Finally, in 1998, Sarah Susanka released her book The Not So Big House, which is a kind of guide to living small without feeling like you’re living small. This title exploded and she soon produced an entire series about making the most of small spaces. To this day, Susanka is still publishing books and videos as well as keeping up her blog and providing advice to those who are interested.
The Tiny House Movement
Just before the turn of the century, author Jay Shafer published an article about the merits of simple living and, later that year, founded the Tumbleweed Tiny House Company, completely blowing up the movement and truly bringing it into the mainstream because now, people didn’t have to build their own tiny homes; a company was selling them pre-built. California, which is where the company is headquartered, was the best place for this movement to start because Californians are very open to living sustainably and in interesting ways.
Just a few years after founding the company, Shafer joined forces with author Shay Salomon, photographer Nigel Valdez, and tech consultant and activist Gregory Paul Johnson to found the Small House Society. The Society supports research, development and use of smaller living spaces that are environmentally friendly and sustainable.
In 2007, the Tiny House Blog was founded by Kent Griswold. Originally just a simple blog about the ins and outs of building and maintaining tiny houses, it has since evolved into an entire brand with a YouTube channel, podcast and magazine.
When the stock market crashed in 2008, the desire for tiny homes skyrocketed. Downsizing was on everyone’s minds, both business-wise and at home, and people were jumping on the tiny house movement because they were cheaper and encouraged a cheaper and sustainable way of living.
Today’s tiny houses
In the 2010s, TV shows and magazines about tiny houses were cropping up everywhere; everyone from HGTV to Buzzfeed were interested in learning and telling the world about tiny houses. As of May 2019, there were over 10,000 tiny houses in the country and sales of the small homes increased by 67% in 2017. Younger people are much more likely to purchase or build tiny homes, especially if they’re recent college graduates; with their student debt looming, recent grads are looking for the cheapest living options possible, and owning a very small and cheap home is better in the long run than renting.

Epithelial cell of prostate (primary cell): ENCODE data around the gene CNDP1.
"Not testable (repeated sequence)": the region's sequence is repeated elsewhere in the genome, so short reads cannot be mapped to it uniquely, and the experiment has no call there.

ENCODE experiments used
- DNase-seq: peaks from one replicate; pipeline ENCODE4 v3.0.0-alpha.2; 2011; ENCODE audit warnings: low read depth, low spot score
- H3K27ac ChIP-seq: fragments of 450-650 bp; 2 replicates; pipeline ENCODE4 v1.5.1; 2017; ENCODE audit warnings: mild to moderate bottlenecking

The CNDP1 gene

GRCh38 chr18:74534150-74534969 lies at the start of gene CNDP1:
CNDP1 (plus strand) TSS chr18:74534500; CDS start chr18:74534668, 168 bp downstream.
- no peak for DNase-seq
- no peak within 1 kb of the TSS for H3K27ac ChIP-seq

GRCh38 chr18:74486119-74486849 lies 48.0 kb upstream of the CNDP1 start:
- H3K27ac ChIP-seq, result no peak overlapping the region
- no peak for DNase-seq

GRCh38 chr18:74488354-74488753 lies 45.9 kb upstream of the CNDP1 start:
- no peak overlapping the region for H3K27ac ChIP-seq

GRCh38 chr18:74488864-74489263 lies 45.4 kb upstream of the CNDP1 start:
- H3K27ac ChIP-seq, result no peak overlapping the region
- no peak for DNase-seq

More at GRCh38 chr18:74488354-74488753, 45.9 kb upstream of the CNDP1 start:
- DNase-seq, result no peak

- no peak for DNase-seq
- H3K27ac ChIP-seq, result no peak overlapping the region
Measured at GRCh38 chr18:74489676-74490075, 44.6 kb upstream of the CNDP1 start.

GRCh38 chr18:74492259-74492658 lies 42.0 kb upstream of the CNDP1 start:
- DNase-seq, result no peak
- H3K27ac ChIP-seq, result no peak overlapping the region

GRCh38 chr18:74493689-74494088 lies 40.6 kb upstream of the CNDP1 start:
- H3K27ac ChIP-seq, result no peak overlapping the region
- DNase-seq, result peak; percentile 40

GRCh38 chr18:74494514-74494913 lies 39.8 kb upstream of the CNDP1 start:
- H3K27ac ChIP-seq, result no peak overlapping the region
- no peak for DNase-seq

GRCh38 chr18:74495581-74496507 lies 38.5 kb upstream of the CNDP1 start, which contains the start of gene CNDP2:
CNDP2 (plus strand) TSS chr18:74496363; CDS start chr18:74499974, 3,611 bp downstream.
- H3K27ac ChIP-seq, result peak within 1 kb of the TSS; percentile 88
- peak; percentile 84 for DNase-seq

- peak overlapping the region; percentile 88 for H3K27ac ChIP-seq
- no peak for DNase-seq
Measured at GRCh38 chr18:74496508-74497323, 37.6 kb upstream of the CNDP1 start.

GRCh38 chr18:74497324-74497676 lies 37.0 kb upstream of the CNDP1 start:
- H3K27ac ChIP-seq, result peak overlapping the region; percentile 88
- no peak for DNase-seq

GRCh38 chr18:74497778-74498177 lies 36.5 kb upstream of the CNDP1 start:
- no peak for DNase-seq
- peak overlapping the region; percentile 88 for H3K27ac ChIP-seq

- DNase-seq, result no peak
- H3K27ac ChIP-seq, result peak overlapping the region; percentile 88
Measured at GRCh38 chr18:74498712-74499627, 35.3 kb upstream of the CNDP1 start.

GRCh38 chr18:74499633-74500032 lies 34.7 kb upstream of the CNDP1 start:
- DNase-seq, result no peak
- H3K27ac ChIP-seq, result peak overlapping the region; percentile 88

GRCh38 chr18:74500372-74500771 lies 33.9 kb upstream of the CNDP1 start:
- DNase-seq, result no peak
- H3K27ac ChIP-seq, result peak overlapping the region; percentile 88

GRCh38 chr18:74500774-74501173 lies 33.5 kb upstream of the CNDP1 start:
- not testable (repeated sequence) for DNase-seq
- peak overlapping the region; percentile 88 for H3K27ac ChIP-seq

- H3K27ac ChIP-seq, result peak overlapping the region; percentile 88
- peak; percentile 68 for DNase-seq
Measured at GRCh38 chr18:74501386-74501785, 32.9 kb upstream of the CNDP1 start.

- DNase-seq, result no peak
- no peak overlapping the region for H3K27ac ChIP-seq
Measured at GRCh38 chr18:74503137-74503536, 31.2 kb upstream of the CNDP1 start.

Tiny houses average around 150 square feet, much like Thoreau’s iconic Walden cabin, with the largest ‘tiny houses’ averaging closer to 400 square feet. As the graphic states, some of the homes people are considering ‘tiny’ can be up to 600 square feet, but depending on the laws in the area they’re at, houses that size are not legally tiny houses.
THOW (tiny houses on wheels)
No, they’re not trailer homes, although they do exist on trailers. One subcategory of tiny houses is the THOW or the tiny house on wheels. These homes have very strict dimension limits: The maximum dimensions allowed are 8 feet 6 inches wide, 13 feet 6 inches tall, and 40 feet long. That’s certainly bigger than the average tiny home on the ground, but other things factor into whether or not you can even make a THOW work for you, like whether or not you have the means to actually pull it behind a vehicle or if you know where you’re able to park it.